Skip to main content

Edgar Cahn '56


Next week, my wife, Chris and I will be back here at Swarthmore giving a special course in system change to a group of undergraduates, the Chester Community Fellows, who will be working in Chester and spending one day a week at Swarthmore's Lang Center for Civic and Social Responsibility. But since you won't be here, I thought I would use these five minutes to subject you to a digest of what we will be teaching. A kind of oral Spark notes.

I can sum it all up in three terms you may not have heard: Core Economy, CoProduction and TimeBanking. All of these come from what I learned at Swarthmore, which is to ask: "Why not?"

First, the Core Economy. You may have studied the economy, but there is another economy. Human beings have this strange habit of living 24 hours a day and 7 days a week. We haven't been able to break them of that yet. That’s 168 hours each week. Knock off 40 for work, another 70 for, god forbid, sleeping and eating. And you still have about 58-60 hours that are left. That's is a world that exists outside of paid work, outside of market economics. I call it the Core Economy. It's the economy of household, family, neighborhood, community, civil society. It doesn't do anything important, it just raises children, keeps neighborhoods safe, takes care of the elderly, makes democracy work, and tries to keep the planet sustainable. Nothing very important, you understand. That core economy is central to the ecosystem in which we live. That is why my first proposition is that we need to invest in strengthening and protecting the Core Economy of community and civil society.

Second comes this word CoProduction. All of us try to help people, all of us try to make a difference. And when we do so, we define the person or group who we are helping by their problem or need. But they are so much more than their problem or their need. Their problem is just a small percentage of who they are. And the question is how do we unleash the other 80 or 90 percent of who they are, who are functioning, miraculous human beings. I'm a person who designs some of those service programs, so I know that if we fail to enlist those whom we're helping, then eventually our own actions evaporate. There's a new bottom line. The new bottom line is CoProduction. It would mean that every effort, every initiative or program would call for, reward, or even require some kind of in kind match in community participation hours. Every hour we gave would explode outward. So we must stop thinking that it is our job to deliver services and we must ask how do those relationships become the catalyst to enlist the very people and the very communities that we are helping as our partners and as our co-producers of the results we want.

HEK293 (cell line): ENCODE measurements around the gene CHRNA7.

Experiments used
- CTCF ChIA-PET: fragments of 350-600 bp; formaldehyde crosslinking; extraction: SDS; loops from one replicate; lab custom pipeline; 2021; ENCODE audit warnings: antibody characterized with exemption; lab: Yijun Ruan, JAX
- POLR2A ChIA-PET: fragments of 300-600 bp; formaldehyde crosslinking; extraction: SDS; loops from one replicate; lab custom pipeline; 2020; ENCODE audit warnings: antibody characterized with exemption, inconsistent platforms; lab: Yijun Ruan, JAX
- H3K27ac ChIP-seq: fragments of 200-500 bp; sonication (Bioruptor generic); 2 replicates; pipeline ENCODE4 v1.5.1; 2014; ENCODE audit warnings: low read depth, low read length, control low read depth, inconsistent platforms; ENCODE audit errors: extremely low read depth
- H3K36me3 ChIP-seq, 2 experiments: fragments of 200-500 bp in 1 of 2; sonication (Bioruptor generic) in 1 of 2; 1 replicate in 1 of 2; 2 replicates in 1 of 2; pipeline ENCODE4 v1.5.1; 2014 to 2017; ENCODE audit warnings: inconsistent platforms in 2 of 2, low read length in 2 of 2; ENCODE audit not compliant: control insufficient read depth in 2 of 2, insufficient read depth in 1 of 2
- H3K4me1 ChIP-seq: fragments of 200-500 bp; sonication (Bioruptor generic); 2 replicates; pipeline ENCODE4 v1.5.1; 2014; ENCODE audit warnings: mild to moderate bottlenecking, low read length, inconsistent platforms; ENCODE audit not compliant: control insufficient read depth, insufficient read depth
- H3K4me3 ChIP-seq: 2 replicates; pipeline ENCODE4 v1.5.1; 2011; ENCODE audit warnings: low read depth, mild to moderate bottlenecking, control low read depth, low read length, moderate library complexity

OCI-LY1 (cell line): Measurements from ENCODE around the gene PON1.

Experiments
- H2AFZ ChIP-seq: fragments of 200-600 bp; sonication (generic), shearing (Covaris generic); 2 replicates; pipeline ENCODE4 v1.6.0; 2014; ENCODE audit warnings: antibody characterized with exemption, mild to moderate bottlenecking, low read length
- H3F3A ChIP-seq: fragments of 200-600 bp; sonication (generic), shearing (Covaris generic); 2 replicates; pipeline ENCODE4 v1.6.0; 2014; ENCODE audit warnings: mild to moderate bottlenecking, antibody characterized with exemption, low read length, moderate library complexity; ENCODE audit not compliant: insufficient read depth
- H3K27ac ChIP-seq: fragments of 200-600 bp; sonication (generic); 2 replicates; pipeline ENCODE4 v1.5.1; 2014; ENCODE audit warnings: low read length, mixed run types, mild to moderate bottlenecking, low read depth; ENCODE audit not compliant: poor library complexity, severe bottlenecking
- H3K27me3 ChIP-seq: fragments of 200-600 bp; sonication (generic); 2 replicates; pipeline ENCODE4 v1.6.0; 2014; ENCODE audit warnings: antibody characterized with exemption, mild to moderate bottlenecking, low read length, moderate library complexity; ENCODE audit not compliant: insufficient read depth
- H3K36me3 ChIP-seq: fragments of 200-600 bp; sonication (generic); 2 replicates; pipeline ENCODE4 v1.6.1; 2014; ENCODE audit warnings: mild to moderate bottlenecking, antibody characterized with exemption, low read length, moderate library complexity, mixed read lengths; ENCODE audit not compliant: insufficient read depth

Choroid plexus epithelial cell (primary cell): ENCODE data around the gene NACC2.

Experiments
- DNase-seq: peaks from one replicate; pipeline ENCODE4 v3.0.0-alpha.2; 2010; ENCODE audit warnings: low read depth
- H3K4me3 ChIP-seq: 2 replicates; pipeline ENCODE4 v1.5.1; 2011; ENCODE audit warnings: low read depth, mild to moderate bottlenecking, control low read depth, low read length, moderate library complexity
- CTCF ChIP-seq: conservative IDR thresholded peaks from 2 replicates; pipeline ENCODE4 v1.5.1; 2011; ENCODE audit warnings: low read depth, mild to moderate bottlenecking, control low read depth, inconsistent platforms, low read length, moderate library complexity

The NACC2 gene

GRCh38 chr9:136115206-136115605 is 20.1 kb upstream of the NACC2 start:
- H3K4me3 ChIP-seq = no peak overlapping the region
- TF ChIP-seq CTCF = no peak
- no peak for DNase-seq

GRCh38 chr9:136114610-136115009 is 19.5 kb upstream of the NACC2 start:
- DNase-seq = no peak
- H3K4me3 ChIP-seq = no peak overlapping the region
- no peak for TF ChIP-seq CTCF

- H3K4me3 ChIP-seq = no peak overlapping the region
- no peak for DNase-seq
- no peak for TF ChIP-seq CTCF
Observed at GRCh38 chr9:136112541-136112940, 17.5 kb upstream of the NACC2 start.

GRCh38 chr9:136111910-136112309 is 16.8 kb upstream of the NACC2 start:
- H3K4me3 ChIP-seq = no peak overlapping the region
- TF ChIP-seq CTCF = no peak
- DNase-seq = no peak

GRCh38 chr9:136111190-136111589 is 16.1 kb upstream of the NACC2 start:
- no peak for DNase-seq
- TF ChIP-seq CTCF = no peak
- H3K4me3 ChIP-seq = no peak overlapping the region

The third piece is TimeBanking. These concerns led me to invest in the creation of a kind of currency that functions on different principles than money because money rewards scarcity. It devalues every universal that defines us as a human being. Every activity of caring, of listening, of standing up for what's right, of opposing what's wrong. All of the things that enable us to function as human beings, we have devalued. We need to value work the market does not value and we need to value people whom the market does not value. Market price does not equal value. Being the best human being you can be is priceless. So I invented this thing called TimeBanking that you've heard about and I just learned last night that 40 new members joined the Swarthmore TimeBank. It's a medium of exchange that values every hour spent helping another human being. That hour is a slice of eternity. It is priceless and TimeBanking has now spread to 38 countries.

Finally, I want to end because all of us are here on a continuing journey. I wanted to share with you two quick memories from how that journey has continued. One was two months ago when I heard my son — and my sons are in some sense Swarthmore progeny — I heard him tell the entire Supreme Court when they asked him "Why shouldn't people come into court wearing shackles?" he explained to them they shouldn't come to the court wearing shackles because the court is a sacred place. The Supreme Court still needs to learn that.

My second memory is with my older son, Jonathan. At the age of 79, I thought maybe I was ready for a Bar Mitzvah. That is the coming-of-age ceremony in Judaism for teenagers. We had our joint Bar Mitzvah after a course of study. So now I am 83 going on 16. I’m almost ready to become an adult. In another year, I will be eligible to apply to Swarthmore for admission. I hope they will readmit me. Thank you so much.

Commencement 2018 Edgar Cahn '56